Scroll through the right-wing blogosphere, or listen in at a tea party rally, and you'll find angry people ranting about an out-of-control federal government that's redistributing the nation's wealth to the undeserving poor.
Those rants do have one point right: The federal government is shoveling hundreds of billions of dollars into programs that redistribute wealth. But these "wealth-building" programs aren't redistributing wealth from the top to the bottom. They're actually shifting more wealth to the top.
"We cannot avoid the sad irony," as one new report has just concluded, "that government policy aimed at building wealth is largely helping the rich get richer."
This new report from the Annie E. Casey Foundation and the Corporation for Enterprise Development--Upside Down: The $400 Billion Federal Asset-Building Budget--dives deep into the programs that aim to help Americans "buy homes, start businesses, put their children through college, and retire comfortably."
Upside Down's authors added up all the money the U.S. government devoted to these programs last year, and then tracked who exactly reaped the benefits. In nearly every instance, the answer came back the same. Federal dollars, as Upside Down details, routinely "subsidize wealth building for the wealthiest among us, rewarding them for (the) size of their homes and investment portfolios."
How could this be? Most federal asset-building programs, the study explains, deliver their benefits through the tax code, an approach that almost guarantees that the wealthy will score, by far, the biggest benefits.
Here's one example: The federal government encourages home-ownership--a central pillar of family wealth building--with tax deductions for mortgage interest and local property taxes as well as discount capital gains tax rates on the sale of property.
These sorts of tax subsidies work spectacularly well--if you have lots of income you can apply these tax breaks against. But if you don't have much money to report on your tax return, these tax breaks do you precious little good.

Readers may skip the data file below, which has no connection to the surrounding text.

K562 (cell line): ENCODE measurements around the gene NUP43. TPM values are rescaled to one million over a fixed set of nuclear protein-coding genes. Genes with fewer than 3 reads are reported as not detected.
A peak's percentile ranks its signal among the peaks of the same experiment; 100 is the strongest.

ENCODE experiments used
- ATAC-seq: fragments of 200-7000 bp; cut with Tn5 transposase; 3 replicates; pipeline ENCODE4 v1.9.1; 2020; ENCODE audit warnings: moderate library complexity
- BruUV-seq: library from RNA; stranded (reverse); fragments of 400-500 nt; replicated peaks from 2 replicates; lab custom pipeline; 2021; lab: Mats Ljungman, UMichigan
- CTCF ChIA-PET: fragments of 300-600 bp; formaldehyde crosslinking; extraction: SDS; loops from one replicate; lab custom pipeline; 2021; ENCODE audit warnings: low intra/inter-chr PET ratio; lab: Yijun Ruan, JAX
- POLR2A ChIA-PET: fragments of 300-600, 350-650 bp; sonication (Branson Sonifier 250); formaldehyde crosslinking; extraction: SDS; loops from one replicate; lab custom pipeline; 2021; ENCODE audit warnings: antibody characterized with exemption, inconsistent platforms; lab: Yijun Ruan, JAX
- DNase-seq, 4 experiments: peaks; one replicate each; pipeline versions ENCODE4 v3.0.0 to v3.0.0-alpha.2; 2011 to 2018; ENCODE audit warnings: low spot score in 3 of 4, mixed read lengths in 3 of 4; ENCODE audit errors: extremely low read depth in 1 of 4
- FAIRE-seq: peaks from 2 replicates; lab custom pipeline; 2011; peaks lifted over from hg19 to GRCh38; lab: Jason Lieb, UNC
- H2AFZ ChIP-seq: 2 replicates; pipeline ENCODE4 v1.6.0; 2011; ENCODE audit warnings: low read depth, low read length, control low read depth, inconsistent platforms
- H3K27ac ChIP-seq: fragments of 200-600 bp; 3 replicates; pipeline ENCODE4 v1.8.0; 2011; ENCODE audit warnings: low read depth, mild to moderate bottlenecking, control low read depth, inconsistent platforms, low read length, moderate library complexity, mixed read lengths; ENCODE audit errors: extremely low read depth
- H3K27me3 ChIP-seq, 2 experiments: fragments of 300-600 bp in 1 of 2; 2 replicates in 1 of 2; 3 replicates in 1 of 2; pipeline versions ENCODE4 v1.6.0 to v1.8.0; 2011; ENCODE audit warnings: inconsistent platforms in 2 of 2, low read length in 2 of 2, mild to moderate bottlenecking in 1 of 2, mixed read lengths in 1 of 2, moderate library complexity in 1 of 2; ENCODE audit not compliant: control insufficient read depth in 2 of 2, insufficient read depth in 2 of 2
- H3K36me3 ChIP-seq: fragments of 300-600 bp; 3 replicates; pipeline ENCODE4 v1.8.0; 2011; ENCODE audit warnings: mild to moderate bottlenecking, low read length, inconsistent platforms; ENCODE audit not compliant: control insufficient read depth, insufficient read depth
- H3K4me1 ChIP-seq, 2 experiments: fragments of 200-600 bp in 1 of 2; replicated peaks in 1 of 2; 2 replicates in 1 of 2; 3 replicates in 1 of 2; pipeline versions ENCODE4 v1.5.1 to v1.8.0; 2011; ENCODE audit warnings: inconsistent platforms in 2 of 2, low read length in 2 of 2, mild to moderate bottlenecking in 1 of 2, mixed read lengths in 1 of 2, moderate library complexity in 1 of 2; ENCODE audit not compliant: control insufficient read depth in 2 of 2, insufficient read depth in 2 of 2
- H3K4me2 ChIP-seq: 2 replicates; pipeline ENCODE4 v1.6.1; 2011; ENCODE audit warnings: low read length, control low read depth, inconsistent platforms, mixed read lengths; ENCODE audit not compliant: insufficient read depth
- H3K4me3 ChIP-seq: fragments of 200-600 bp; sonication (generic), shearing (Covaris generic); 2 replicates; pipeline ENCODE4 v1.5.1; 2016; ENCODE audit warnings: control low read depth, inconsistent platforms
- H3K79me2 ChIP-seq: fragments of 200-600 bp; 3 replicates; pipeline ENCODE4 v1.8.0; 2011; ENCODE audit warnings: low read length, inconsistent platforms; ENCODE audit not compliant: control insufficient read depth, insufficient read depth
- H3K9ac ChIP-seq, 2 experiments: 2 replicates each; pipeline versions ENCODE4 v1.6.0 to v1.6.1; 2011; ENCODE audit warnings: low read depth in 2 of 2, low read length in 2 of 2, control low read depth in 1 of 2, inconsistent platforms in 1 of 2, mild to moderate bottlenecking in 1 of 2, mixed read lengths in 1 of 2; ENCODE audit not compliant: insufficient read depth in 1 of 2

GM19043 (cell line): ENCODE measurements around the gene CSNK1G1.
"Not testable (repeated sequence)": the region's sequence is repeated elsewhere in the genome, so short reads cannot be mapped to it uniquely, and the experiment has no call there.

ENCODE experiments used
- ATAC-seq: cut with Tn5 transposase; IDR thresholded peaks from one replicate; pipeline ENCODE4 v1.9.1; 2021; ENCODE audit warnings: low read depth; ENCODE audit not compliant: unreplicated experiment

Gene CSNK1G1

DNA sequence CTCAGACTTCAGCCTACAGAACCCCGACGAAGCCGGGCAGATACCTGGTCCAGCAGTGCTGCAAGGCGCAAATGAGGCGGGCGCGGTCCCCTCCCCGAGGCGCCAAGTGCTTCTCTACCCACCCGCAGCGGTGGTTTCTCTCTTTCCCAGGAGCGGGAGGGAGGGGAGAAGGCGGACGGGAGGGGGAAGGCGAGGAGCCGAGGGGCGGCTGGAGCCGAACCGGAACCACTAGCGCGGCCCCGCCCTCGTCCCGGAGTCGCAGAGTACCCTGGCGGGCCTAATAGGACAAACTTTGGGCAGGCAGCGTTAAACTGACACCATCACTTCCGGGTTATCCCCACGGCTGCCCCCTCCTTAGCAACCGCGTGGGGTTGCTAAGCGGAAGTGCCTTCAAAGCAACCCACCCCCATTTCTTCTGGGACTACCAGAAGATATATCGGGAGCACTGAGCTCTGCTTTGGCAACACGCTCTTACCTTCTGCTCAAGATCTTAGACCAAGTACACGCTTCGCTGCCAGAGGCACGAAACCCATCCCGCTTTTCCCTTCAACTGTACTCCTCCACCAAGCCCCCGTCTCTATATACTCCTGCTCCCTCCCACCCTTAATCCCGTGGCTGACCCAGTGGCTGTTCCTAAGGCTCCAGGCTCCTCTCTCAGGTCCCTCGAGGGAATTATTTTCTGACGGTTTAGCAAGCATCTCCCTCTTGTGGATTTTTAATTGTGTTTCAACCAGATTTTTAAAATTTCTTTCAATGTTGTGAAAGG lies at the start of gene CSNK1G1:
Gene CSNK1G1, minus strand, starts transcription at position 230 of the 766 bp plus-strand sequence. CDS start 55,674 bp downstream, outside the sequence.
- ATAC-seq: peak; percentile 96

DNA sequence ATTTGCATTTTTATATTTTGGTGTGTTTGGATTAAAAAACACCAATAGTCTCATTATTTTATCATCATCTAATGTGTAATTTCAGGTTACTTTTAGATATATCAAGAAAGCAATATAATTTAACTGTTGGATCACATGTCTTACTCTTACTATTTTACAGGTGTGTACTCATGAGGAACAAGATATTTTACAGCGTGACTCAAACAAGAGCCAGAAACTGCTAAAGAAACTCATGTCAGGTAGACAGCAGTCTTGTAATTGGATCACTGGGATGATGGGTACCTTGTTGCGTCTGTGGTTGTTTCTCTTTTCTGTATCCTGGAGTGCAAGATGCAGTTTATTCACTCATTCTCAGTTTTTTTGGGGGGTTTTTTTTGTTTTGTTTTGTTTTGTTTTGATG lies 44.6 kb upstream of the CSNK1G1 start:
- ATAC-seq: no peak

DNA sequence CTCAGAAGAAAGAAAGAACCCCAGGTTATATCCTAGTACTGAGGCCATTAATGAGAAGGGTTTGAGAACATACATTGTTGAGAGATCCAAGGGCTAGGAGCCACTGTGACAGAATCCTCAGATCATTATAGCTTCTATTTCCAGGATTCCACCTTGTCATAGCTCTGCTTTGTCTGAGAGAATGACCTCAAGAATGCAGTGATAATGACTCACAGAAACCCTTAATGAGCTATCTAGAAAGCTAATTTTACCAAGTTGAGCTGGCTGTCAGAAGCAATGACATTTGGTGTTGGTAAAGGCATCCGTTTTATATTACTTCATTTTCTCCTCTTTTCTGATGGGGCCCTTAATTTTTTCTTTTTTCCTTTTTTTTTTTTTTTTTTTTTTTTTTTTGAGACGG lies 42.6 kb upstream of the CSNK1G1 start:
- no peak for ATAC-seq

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Low-income households that "don't make enough money to itemize deductions or even to accrue much tax liability," notes Upside Down, "receive next to nothing from these strategies."
And middle-income families don't see much benefit either. The typical household making $50,000 a year, the study relates, received in 2009 only $500 in benefits from the federal government's mortgage and property tax deductions and investment tax breaks. Taxpayers making over $1 million a year, on the other hand, averaged $95,820 last year from these same subsidies.
Over half the benefits from these programs went to the most affluent 5 percent of Americans: families making over $160,000. Just 4 percent went to the nation's bottom 60 percent: families that earned under $50,000 in 2009.
In other words, the near $400 billion the federal government is laying out, largely via tax subsidies, to help families "save, invest, and build assets" is doing remarkably little to help the families that really need the money.
Of course, alternatives do exist. We could, notes Upside Down, easily alter how we "deliver" asset-building assistance. We could, for instance, replace tax deductions with "refundable tax credits," a move that would funnel actual checks to Americans who don't have tax bills big enough to benefit from tax deductions.
And to end the windfalls for the wealthy our current system encourages, we could place "caps on the value of homes and other assets that can be deducted." That would mean no more tax breaks for mansions and palatial beach retreats.
We need to pursue all these alternatives, especially now, with so many millions of Americans facing foreclosure and finding jobs so few and far between. We don't need to start redistributing our nation's wealth. We're already redistributing. We just need to reverse the flow.